The mining industry which helped create Doncaster firm Optima International may have gone.
But the family firm which has been at the heart of one of the borough’s mining communities for more than half a century is still thriving – and has just shown what a big presence it has in the community.
Optima International was set up back in 1961, manufacturing metal screens and panels used in the collieries. The screens protected complicated equipment from debris, working as a filter that allowed water to pass through but kept solid material out.
The products were – and are still – called wedge wire screens because the lengths of wire they were made from of have a wedge-shaped cross section.
Set up by Clifford Spiller, it was later transferred to his son, Michael, when Clifford died.
Since Michael died in 2017, the firm has remained in the ownership of his family, but is now run by long serving employees Tony Mulvey and Adel Yarnell, who are joint managing directors.
In recent years, the firm has been behind one to the biggest days in the Toll Bar social calendar – the Optima Charity Day.
First set up to mark the company’s 50th anniversary, the latest was held on July 26. It brings fairground rides and activities for youngsters into the village for a day.
It raised over £5,500 for the Doncaster Cancer Detection Trust’s prostate cancer scanner appeal and was attended by hundreds of local residents.
Ms Yarnell said: “It started when we celebrated our 50th anniversary, and we wanted to do something different to celebrate.
“We do it as a charity event, and it’s always a Doncaster charity. The Spiller family wants to support local charities.
“Toll Bar is a deprived area and we want to create a cheap day out for the local families. There is one admission fee, and then you stay as long as you like.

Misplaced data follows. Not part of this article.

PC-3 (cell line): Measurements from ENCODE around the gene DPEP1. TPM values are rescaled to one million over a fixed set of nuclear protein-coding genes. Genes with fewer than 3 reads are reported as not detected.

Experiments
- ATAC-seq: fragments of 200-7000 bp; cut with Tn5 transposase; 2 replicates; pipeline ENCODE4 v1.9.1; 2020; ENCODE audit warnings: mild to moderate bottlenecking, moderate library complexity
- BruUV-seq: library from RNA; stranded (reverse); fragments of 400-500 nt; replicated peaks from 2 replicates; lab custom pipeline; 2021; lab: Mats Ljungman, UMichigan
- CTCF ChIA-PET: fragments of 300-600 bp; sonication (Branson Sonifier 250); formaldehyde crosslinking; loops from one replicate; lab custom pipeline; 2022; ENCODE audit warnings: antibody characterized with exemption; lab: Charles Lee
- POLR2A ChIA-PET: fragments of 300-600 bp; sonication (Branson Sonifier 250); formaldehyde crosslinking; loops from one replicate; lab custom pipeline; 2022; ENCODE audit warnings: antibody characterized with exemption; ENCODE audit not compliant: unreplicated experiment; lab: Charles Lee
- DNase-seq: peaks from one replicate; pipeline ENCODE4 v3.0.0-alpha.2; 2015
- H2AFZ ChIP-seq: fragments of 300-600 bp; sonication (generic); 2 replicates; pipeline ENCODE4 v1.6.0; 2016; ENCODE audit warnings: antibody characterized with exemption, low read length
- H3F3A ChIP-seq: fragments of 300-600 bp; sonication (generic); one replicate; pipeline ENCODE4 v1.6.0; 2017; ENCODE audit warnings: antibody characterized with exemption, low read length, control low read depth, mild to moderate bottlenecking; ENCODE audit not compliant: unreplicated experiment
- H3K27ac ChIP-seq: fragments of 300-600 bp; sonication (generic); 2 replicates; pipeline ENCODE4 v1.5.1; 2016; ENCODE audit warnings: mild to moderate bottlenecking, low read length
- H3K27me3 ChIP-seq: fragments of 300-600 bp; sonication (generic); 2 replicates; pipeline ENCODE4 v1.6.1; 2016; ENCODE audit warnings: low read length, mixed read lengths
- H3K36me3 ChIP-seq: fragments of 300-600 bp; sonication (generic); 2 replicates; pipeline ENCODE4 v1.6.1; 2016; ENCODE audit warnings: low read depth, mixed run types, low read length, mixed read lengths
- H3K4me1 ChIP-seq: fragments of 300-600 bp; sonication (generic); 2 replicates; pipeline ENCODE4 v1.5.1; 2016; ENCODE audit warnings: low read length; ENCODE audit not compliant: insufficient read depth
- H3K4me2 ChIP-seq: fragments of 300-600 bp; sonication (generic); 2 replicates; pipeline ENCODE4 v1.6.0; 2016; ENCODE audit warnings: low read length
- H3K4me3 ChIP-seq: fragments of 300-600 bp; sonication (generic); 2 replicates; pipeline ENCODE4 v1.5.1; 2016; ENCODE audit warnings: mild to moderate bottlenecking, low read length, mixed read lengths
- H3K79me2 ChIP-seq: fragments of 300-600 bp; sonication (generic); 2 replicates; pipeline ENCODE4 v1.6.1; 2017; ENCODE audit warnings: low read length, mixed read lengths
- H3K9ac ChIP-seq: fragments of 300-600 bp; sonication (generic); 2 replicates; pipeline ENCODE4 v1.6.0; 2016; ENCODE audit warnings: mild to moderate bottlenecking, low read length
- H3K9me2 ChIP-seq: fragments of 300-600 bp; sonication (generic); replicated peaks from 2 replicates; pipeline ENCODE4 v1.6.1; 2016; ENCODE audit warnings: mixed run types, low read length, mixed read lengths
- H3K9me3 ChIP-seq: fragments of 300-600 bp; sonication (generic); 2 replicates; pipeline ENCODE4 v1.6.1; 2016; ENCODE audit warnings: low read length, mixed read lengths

“Our staff get the day off to come down to the event, and they help out. But it is not just all down to us. The local community donates raffle prizes too.”
It is the latest community link for a firm which was for many years the main sponsor for Doncaster Belles, who used to train on the business’ grounds.
But the goodwill to the local community is grounded in solid business.
And if the firm was initially largely centred around the mining industry, it is now diverse and international.
Nowadays, around half its products are exported, to markets in every continent. It has licensing agreements for the use of its processes in South America.
And its products have been used in some of the biggest engineering projects and some of the most iconic structures.
They have been used in the Millennium Bridge in London, and recently in refurbishments of both the British Museum and the Smithsonian Museum in America.
The firm currently employs around 40 staff on its Askern Road site, and their are creating products now for a wide range of industries.
Trade which has been lost in the mining industry has been replaced by other industries including work in the food and drink industry, oil and gas, architecture, and more recently green power. There is still demand from overseas mining firms.
The 1990s saw a boom in demand for the screens in construction projects, as stainless steel was popular among architects. Mr Mulvey says demand in such projects has fallen with changing fashions – but other areas have come in.
At present, the Optima are working on a major contract for a malting firm, making filter equipment for them which will be used to produce malt for the food and brewing industries.
And recent years have seen demand emerge for hydro electric power schemes. Their wire screens are used to ensure only clean water passes through the power turbines in projects which in some cases are on a scale large enough to power a small town.
“We’re the only manufacturer in the UK that uses our process,” said Mr Mulvey. “It’s used in our joint ventures in Chile and Brazil, largely for water wells. We do a good product that’s used in lots of different industries.
“The last eight years have seen us doing a lot in hydro power. We were doing a lot of that in the UK, but it fell back a bit after they scrapped the feed in tariff, which used to see the producer paid for power that was fed into the national grid. But there are other countries that are still doing that. It has been popular anywhere with hills.”